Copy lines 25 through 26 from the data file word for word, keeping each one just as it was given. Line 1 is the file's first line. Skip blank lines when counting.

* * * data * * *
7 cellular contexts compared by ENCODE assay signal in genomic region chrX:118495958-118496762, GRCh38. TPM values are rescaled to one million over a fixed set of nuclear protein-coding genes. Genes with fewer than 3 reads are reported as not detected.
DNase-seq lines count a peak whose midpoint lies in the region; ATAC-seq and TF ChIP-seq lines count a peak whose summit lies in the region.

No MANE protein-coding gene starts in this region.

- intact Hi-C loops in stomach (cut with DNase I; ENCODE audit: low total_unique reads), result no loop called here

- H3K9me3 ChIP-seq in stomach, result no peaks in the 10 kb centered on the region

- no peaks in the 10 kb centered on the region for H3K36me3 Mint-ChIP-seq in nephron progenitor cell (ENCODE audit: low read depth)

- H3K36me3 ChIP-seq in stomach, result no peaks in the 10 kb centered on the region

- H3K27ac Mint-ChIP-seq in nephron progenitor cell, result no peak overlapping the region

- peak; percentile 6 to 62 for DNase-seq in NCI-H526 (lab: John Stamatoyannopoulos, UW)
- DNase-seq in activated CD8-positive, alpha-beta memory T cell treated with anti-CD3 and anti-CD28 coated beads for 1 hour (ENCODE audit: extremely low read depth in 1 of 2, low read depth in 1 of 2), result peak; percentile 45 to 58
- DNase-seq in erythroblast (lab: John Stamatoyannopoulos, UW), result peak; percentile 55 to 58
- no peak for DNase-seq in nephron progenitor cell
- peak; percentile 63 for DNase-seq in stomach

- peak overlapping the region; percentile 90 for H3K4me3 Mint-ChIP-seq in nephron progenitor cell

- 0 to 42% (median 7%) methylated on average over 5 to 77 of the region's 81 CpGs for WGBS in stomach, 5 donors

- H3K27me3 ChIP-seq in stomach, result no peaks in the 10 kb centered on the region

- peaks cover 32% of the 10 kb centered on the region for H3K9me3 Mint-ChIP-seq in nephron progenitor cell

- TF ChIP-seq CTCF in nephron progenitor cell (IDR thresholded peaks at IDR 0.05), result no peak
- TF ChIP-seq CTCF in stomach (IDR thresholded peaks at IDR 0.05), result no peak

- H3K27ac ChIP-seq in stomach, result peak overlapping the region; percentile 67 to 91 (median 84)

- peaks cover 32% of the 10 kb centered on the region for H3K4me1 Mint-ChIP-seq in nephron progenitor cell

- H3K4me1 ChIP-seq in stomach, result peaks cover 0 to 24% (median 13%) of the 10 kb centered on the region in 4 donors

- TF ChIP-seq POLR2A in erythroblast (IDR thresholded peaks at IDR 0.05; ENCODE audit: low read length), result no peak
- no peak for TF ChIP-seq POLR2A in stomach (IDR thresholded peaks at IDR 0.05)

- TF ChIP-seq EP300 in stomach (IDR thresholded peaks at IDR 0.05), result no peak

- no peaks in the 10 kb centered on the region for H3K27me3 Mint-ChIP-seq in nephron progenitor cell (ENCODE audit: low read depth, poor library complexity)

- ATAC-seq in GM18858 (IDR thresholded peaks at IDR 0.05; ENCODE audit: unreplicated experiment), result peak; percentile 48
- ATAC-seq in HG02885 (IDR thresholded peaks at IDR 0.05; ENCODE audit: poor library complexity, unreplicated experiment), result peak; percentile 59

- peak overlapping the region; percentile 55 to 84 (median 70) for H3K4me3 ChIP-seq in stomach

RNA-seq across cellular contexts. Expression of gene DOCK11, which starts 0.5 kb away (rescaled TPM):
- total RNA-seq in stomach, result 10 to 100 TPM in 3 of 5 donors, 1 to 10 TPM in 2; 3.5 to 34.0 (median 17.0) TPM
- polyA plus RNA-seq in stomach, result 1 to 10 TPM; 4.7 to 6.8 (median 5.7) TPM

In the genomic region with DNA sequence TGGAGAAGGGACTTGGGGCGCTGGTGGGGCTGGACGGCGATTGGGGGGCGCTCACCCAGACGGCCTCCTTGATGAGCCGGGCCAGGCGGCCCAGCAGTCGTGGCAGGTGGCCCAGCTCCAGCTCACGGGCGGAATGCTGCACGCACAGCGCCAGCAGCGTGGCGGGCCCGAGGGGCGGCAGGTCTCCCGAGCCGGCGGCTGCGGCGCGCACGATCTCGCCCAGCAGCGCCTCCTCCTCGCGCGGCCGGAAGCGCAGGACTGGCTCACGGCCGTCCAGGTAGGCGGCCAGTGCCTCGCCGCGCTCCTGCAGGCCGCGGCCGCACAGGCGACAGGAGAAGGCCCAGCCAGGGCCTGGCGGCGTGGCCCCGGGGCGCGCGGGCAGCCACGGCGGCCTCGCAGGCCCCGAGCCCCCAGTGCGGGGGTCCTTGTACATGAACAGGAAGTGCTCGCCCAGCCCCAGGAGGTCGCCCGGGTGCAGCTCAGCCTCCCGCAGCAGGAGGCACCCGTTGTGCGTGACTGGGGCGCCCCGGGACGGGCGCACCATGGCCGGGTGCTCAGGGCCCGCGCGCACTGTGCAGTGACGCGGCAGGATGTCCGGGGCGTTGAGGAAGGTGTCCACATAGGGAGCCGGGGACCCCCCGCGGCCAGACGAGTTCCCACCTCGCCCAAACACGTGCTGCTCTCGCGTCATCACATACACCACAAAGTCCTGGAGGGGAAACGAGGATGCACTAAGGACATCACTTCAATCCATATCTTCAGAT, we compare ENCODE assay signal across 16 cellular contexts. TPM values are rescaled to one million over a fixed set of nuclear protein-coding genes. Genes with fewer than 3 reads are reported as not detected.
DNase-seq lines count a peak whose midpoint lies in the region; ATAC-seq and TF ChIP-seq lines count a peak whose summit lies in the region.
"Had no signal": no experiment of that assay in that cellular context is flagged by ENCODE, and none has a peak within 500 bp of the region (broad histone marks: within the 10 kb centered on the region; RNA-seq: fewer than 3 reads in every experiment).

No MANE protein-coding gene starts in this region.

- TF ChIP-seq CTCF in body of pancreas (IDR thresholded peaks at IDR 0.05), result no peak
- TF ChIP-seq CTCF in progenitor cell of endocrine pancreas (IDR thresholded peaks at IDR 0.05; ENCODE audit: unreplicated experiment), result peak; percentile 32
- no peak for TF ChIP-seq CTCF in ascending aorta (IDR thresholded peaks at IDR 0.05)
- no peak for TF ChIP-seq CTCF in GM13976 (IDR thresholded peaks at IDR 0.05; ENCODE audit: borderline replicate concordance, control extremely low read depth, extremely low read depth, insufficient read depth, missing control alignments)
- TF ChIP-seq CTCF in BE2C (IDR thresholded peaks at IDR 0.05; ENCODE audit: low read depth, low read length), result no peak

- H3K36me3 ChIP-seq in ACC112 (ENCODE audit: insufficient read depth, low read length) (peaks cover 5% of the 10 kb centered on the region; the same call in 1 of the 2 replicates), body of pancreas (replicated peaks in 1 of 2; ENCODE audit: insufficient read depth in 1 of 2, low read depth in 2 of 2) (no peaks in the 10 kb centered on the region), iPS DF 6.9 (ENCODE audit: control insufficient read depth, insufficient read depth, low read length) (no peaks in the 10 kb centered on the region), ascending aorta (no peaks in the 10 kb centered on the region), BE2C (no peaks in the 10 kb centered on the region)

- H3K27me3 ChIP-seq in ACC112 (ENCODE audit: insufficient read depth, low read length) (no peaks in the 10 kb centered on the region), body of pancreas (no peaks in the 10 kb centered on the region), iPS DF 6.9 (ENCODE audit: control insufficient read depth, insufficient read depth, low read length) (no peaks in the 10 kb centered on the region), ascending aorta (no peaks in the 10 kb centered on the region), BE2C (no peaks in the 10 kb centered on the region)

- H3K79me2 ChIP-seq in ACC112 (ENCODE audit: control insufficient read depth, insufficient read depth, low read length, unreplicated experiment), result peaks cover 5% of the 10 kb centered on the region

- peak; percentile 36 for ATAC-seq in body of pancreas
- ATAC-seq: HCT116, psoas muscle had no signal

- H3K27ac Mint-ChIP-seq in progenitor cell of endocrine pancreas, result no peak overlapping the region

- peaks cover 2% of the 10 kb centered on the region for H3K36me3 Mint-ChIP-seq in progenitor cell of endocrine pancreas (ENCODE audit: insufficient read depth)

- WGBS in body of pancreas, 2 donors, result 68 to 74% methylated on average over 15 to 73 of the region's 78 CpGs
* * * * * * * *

- TF ChIP-seq EP300 in stomach (IDR thresholded peaks at IDR 0.05), result no peak

- no peaks in the 10 kb centered on the region for H3K27me3 Mint-ChIP-seq in nephron progenitor cell (ENCODE audit: low read depth, poor library complexity)